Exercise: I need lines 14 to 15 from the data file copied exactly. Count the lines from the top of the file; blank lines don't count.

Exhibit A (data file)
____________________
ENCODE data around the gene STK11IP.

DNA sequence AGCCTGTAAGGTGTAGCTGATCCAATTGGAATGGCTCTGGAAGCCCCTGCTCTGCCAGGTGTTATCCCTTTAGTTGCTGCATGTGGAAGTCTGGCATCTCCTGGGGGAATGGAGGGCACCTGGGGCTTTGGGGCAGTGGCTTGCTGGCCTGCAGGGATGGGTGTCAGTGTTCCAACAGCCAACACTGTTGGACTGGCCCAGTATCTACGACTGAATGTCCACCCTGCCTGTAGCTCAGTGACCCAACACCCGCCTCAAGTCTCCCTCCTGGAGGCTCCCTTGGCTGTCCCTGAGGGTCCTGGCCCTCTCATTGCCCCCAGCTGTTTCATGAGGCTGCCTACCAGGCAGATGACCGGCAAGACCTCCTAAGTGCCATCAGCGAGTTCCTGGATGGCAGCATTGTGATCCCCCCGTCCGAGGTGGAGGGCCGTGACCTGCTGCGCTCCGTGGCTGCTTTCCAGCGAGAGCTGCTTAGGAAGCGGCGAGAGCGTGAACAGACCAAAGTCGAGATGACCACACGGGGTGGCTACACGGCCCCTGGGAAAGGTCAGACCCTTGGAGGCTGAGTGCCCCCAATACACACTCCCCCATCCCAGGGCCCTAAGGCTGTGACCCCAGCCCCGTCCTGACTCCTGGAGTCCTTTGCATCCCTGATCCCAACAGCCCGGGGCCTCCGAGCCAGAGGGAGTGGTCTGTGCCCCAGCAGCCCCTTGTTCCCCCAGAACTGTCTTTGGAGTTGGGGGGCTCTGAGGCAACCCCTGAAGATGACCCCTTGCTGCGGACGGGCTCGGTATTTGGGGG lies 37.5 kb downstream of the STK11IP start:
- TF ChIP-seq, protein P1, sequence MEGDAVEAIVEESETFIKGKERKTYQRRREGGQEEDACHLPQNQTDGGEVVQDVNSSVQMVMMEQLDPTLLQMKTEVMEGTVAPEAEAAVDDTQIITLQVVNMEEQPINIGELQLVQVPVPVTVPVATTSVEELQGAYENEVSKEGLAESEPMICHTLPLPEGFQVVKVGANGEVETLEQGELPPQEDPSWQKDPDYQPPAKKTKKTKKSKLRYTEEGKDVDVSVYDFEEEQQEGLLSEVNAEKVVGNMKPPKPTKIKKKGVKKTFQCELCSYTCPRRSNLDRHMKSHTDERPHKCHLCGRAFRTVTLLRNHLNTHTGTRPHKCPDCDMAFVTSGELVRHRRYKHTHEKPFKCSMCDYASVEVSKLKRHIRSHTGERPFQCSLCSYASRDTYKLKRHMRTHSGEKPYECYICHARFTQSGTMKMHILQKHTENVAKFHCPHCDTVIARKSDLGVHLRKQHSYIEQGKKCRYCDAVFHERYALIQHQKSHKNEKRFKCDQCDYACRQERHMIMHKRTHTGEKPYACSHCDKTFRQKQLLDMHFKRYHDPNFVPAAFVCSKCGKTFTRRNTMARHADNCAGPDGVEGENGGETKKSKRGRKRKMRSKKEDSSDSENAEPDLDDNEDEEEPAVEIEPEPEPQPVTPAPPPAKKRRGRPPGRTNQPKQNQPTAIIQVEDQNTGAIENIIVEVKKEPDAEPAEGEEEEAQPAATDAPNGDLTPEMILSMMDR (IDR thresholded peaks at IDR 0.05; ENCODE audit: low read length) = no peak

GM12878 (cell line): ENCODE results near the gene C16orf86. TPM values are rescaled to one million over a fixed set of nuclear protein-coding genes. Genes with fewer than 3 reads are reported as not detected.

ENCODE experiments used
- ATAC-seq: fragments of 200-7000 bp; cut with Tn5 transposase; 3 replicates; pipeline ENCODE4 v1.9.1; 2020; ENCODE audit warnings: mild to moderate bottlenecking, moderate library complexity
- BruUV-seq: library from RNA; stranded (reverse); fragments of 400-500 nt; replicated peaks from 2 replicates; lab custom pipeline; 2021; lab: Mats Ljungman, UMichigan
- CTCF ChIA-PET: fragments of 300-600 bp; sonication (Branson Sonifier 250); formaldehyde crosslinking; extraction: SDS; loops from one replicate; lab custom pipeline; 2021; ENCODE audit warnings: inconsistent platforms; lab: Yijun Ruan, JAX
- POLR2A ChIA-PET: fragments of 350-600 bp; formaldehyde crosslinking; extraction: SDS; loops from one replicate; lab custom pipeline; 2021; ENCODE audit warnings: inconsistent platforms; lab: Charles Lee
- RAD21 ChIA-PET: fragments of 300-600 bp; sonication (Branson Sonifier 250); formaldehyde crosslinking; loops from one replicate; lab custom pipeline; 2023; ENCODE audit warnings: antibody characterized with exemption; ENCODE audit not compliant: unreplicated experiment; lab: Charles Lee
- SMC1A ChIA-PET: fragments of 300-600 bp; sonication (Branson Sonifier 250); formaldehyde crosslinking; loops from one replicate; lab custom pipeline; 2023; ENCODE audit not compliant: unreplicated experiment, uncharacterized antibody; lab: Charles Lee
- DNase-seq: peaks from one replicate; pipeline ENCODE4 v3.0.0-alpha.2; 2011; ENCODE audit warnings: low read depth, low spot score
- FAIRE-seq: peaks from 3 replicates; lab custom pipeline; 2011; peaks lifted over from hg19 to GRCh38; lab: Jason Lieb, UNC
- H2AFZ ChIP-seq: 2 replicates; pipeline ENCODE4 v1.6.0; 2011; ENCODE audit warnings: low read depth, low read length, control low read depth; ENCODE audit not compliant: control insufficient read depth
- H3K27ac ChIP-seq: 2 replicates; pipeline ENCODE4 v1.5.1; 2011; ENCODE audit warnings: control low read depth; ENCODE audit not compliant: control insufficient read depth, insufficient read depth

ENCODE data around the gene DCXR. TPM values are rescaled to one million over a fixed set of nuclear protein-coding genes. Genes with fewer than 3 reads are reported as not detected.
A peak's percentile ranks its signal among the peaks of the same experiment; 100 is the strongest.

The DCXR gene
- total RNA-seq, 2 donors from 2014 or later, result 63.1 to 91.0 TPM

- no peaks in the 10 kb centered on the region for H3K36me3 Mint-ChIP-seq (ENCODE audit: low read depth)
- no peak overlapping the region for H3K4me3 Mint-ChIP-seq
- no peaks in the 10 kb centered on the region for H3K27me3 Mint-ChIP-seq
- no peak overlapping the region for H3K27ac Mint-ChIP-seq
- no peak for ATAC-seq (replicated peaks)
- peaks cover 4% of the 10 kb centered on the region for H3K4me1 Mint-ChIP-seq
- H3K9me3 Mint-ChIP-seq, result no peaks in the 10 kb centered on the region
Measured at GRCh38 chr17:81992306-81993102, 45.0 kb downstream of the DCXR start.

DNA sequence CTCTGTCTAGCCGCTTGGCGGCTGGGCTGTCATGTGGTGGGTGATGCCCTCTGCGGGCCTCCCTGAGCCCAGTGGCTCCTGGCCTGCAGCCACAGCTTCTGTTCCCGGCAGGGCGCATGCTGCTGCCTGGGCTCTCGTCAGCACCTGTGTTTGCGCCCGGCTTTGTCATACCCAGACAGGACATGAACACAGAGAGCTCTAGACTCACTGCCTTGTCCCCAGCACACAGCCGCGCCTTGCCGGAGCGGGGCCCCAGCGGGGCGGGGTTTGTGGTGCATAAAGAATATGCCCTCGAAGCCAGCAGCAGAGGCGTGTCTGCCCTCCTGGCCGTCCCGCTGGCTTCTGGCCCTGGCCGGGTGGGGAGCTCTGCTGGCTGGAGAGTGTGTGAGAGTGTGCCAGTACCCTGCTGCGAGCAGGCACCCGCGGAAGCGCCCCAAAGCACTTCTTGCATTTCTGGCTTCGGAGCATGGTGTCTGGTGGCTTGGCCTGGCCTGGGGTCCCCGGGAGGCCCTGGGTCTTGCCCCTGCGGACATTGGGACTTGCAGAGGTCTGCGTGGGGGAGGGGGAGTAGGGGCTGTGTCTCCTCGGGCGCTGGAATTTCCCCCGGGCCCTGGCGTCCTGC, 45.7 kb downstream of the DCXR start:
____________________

- H2AFZ ChIP-seq: 2 replicates; pipeline ENCODE4 v1.6.0; 2011; ENCODE audit warnings: low read depth, low read length, control low read depth; ENCODE audit not compliant: control insufficient read depth
- H3K27ac ChIP-seq: 2 replicates; pipeline ENCODE4 v1.5.1; 2011; ENCODE audit warnings: control low read depth; ENCODE audit not compliant: control insufficient read depth, insufficient read depth